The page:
1. The plaintiffs sued to set aside the Court sale in execution of a decree obtained by defendant 6, the trustee of Vizianagaram Estate, against them and defendants 1 to 4 for arrears of quit rent. At the sale Survey No. 199 and 2/3 of 233 belonging to the plaintiffs and 1/3 of 233 and all lands belonging to defendants 1 to 4 were sold and purchased by defendant 5. Plaintiff's case was that the sale of their properties was fraudulent. The trial Court held that the inclusion of the plaintiff's properties in the sale proceedings was due to a fraud practiced by defendant 3 and defendant 6's gumastha, defendant 3 being the real purchaser, although defendant 5 was the nominal purchaser. The District Munsif, therefore, gave the plaintiffs a decree. Defendant 5 appealed. In the lower appellate Court, the plaintiffs and defendant 5 compromised and the appeal was withdrawn. The lower appellate Court exonerated defendant 3 from the plaintiff's costs, but directed him to bear his own costs throughout. The lower appellate Court also held, although it was not necessary for its decision so to hold, that the suit was not maintainable, being barred by Order 21, Rule 90. Defendant 3 appeals here on two grounds: first that the lower appellate Court having found that the suit was not maintainable was bound to dismiss it against him; and secondly, that in the circumstances of the case, he should have got his costs from the plaintiff. He relies upon Order 41, Rule 33 and claims that rule is peremptory and that the lower appellate Court should not have refused to set aside the decree against him although he had not appealed against it. I am not shown any authority for holding that Rule 33, is peremptory, so that if the lower Court refuses to act under it, its refusal will be an error of law open to be dealt with by a second appellate Court. This Court has, so far as I am aware, always treated the application of Rule 33 as a matter of discretion. Clearly, if a second appellate Court is bound to decide as a matter of law whether a lower appellate Court was right in refusing to act under Rule 33, it will have to go into questions of fact as well as of law in order to decide whether the lower appellate Court's decree, the application of which it is asked to extend under Rule 33, was right or not, since the second appellate Court cannot be asked to extend the scope of a decree which it holds to be a wrong decree. But the second appellate Court is not permitted to go in this way into questions of fact. It would seem to follow from that, the refusal of the lower appellate Court to act under Rule 33 is not an error of law with which the second appellate Court is bound to interfere. I, therefore, find no substance in this contention.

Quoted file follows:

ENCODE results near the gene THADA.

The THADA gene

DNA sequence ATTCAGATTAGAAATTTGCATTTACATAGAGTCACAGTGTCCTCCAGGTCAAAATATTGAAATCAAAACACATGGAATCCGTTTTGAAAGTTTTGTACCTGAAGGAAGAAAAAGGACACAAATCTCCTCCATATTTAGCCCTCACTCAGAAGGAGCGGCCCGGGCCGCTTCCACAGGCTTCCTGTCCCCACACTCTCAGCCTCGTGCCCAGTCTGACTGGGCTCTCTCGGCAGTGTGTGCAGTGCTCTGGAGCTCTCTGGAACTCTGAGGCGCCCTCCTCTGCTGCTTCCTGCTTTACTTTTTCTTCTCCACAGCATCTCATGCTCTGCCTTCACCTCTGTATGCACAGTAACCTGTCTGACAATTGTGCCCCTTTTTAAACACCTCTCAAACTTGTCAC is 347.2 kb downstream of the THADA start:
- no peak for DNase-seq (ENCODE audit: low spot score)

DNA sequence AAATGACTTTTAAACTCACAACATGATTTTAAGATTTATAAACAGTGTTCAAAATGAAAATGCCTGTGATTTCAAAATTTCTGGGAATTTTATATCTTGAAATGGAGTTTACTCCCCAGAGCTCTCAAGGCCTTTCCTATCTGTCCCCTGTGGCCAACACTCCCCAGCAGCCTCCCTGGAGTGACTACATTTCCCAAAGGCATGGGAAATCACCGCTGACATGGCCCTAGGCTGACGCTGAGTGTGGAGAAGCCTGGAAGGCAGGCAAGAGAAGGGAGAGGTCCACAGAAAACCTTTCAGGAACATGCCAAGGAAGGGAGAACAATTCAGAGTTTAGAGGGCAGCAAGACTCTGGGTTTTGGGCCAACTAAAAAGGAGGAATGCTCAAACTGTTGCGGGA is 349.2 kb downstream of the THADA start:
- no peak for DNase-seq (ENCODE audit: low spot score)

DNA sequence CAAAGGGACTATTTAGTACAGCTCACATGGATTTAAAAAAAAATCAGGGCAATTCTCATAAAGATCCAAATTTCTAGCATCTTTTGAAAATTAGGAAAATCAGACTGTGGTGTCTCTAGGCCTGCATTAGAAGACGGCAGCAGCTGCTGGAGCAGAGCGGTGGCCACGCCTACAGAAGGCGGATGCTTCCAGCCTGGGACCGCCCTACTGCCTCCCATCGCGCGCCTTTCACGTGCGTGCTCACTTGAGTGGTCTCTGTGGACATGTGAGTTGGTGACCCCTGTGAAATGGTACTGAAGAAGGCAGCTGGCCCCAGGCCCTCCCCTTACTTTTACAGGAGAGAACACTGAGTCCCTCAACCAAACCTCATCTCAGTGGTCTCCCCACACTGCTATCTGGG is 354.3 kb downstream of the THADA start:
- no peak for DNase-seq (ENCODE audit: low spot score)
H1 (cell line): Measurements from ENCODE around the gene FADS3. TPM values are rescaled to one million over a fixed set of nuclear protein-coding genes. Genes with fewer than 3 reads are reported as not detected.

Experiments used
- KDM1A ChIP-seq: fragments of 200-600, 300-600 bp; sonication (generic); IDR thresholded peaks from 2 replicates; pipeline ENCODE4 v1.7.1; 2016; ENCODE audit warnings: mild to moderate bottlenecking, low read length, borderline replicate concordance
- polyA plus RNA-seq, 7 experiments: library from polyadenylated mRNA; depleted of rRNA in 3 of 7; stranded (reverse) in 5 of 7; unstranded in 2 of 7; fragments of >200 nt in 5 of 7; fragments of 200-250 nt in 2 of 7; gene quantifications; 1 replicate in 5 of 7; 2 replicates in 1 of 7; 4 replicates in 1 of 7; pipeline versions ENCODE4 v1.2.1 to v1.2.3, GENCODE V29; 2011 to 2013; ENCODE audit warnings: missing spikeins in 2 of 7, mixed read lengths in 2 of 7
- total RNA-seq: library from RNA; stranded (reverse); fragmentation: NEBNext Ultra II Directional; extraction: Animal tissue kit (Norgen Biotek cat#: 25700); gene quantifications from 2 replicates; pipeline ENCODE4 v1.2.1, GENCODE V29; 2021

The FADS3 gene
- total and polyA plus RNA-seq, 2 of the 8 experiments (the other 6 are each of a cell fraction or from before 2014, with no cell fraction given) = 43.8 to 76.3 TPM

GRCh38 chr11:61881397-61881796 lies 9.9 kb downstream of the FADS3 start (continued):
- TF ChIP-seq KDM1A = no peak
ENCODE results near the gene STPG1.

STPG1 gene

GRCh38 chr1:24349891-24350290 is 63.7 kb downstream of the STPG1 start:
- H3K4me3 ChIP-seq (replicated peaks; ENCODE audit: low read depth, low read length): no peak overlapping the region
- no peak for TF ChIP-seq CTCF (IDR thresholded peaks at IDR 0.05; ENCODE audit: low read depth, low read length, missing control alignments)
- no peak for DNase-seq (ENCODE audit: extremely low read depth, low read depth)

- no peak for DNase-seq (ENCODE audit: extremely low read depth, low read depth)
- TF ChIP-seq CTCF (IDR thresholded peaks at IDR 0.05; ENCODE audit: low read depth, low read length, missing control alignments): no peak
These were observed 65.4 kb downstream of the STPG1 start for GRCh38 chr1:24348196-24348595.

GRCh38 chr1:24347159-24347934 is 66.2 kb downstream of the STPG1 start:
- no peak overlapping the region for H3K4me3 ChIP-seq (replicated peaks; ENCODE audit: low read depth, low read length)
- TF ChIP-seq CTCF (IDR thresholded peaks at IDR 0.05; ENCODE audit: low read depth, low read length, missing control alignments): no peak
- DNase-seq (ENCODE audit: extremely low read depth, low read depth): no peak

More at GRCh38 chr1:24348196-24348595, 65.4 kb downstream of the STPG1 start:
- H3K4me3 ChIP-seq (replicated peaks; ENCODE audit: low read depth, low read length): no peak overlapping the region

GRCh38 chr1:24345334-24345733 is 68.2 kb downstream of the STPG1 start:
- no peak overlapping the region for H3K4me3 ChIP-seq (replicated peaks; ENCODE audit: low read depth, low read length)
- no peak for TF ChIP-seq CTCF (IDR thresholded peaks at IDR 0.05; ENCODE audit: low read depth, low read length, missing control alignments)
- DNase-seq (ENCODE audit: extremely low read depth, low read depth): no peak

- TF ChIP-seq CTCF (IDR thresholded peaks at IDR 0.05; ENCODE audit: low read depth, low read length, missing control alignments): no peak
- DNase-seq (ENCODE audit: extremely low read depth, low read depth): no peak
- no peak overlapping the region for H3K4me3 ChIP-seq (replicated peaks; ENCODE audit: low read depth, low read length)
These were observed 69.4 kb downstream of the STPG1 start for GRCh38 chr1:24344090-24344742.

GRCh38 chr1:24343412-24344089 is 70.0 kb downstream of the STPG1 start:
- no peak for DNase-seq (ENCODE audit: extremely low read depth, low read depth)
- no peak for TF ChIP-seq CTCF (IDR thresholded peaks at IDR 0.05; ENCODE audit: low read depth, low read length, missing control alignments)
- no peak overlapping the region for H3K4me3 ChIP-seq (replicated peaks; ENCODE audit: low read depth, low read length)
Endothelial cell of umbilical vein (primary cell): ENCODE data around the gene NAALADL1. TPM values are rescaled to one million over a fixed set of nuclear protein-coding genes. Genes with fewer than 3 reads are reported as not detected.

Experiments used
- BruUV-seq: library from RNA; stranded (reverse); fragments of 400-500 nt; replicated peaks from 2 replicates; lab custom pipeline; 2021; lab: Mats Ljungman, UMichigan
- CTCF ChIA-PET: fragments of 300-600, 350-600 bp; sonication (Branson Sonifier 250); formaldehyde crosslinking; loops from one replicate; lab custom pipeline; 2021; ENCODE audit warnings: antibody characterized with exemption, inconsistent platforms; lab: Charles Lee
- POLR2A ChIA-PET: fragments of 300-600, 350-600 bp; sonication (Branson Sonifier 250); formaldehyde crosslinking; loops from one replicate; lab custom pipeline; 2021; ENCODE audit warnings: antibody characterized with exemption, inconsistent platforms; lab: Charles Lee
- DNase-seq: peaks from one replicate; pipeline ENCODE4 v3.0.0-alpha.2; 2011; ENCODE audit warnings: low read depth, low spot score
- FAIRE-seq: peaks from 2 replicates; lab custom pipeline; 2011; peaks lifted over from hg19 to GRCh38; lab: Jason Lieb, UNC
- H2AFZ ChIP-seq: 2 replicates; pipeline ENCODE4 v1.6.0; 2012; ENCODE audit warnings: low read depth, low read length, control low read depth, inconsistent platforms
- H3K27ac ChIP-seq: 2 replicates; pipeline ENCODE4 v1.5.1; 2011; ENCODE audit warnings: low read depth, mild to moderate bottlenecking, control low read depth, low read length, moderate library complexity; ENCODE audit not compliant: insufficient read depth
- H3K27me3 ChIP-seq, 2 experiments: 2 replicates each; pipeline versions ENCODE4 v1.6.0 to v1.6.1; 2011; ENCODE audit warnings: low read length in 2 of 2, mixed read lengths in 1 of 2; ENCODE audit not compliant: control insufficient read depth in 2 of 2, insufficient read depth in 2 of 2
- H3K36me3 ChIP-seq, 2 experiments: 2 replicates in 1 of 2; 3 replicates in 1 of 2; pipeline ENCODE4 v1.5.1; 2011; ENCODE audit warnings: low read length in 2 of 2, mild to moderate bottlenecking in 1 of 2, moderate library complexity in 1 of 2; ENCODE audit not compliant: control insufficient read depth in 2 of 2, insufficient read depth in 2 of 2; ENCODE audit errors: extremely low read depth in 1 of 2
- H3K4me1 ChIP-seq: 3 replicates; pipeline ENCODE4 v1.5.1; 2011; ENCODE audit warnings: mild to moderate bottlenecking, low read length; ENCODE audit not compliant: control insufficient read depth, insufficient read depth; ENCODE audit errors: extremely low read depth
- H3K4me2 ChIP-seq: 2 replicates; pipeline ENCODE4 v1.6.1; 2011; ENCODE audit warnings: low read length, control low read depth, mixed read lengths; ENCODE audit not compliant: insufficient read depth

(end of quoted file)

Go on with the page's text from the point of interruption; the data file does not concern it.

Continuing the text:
2. Defendant 3 had as a matter of fact put in a memorandum of cross-objections in the matter of costs in the lower appellate Court, but in that memorandum, although he attacked the maintainability of the suit, the only relief he asked for was as regards his costs. It is urged that although the only relief he asked for in the memorandum of cross-objections was in the matter of costs, nevertheless, the lower appellate Court was bound to hear and give full effect to his memorandum of objections on the maintainability of the suit, since that Court itself held the suit to be not maintainable. This contention also I do not follow. The matter of costs was the only matter agitated in the memorandum of objections and such matter is always a matter of discretion for the Court. Both the lower Courts held that defendant 3, this appellant, was a party to the fraud by which the plaintiffs' properties had been sold, and the lower appellate Court cannot be said to have exercised its discretion improperly in refusing costs to a party who was endeavouring to profit by his own fraud.
3. Finally, it was urged that defendant 5 who compromised the suit is really defendant 3, defendant 5 having purchased the suit properties as benamidar for defendant 3. This contention seems to me to be forbidden by Section 66, Civil P.C. In any case, defendant 5 was the appellant and defendant 3 was not. The party entitled to withdraw or maintain the appeal, was defendant 5, not defendant 3. In fact, defendant 3 chose to be absent when the appeal was called and withdrawn and that was the time when ho should and could have objected to the withdrawal if it was to his prejudice. I find there is no substance in this second appeal and I dismiss it with costs of respondent 1.